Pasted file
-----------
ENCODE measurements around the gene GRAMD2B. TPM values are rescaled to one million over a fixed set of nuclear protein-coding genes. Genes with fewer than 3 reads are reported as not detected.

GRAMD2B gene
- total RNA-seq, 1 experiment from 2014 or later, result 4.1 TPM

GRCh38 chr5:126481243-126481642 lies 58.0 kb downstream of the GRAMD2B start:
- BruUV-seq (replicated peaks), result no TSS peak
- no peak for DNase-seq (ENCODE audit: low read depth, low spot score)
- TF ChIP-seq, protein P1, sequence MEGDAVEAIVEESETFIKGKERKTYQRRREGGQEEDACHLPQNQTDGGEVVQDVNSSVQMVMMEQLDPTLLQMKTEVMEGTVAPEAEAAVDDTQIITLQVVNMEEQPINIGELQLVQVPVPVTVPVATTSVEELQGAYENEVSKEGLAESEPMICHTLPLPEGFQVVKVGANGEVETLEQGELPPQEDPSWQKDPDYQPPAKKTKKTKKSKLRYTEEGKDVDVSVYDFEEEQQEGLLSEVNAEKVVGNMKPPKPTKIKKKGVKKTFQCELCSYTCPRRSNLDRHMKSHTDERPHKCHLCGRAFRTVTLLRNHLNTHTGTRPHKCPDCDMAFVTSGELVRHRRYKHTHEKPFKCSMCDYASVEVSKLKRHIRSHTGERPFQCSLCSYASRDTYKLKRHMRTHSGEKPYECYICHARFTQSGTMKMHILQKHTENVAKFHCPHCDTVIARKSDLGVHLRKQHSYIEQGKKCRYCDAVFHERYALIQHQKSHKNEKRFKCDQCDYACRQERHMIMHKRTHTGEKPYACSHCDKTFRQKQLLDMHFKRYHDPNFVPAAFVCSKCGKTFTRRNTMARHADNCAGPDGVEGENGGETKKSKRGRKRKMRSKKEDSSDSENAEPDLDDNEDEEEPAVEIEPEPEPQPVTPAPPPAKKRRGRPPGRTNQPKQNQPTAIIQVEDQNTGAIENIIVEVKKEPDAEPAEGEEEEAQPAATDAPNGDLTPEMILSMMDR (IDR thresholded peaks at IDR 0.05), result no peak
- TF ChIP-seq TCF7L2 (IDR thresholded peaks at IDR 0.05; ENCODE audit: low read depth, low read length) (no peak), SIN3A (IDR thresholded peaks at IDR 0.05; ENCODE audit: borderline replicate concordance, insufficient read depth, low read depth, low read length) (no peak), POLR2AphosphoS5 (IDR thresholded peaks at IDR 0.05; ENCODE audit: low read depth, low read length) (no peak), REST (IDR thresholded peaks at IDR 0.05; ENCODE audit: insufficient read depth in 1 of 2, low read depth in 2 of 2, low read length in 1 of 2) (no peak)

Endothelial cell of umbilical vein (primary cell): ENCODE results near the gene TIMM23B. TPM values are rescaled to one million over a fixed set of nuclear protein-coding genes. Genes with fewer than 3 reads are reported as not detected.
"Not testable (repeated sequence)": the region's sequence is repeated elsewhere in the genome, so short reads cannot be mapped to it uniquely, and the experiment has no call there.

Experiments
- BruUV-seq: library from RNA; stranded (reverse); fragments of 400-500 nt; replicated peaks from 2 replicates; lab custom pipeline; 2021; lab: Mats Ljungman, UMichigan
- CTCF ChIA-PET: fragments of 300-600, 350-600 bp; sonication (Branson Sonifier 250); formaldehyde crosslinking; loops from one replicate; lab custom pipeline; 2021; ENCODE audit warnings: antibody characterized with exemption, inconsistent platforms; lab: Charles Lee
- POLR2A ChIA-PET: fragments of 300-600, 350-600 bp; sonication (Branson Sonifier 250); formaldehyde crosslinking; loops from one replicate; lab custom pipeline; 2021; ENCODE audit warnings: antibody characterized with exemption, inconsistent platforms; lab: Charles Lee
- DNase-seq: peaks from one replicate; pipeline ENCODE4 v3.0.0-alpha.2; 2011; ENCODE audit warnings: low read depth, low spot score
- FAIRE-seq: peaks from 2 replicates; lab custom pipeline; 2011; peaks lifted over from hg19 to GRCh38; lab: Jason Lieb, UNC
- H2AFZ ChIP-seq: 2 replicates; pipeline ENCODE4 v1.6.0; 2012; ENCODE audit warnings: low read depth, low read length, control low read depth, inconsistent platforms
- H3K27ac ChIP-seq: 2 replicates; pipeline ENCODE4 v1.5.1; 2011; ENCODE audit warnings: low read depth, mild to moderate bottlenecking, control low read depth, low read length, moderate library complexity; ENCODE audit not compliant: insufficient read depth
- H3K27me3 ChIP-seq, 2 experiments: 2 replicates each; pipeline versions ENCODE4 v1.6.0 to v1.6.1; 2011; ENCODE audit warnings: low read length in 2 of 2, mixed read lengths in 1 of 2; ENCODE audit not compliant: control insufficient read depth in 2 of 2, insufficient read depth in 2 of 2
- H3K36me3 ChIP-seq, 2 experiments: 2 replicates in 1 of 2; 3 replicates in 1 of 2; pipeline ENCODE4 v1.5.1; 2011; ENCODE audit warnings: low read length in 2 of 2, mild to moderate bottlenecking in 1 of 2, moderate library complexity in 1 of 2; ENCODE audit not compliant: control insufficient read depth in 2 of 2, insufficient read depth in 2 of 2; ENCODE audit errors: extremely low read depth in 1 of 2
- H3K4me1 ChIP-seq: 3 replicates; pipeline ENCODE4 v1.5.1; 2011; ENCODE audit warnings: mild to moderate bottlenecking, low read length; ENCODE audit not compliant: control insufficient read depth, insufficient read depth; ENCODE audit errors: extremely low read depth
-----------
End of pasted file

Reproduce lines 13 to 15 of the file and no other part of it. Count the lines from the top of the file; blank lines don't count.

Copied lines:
- CTCF ChIA-PET: fragments of 300-600, 350-600 bp; sonication (Branson Sonifier 250); formaldehyde crosslinking; loops from one replicate; lab custom pipeline; 2021; ENCODE audit warnings: antibody characterized with exemption, inconsistent platforms; lab: Charles Lee
- POLR2A ChIA-PET: fragments of 300-600, 350-600 bp; sonication (Branson Sonifier 250); formaldehyde crosslinking; loops from one replicate; lab custom pipeline; 2021; ENCODE audit warnings: antibody characterized with exemption, inconsistent platforms; lab: Charles Lee
- DNase-seq: peaks from one replicate; pipeline ENCODE4 v3.0.0-alpha.2; 2011; ENCODE audit warnings: low read depth, low spot score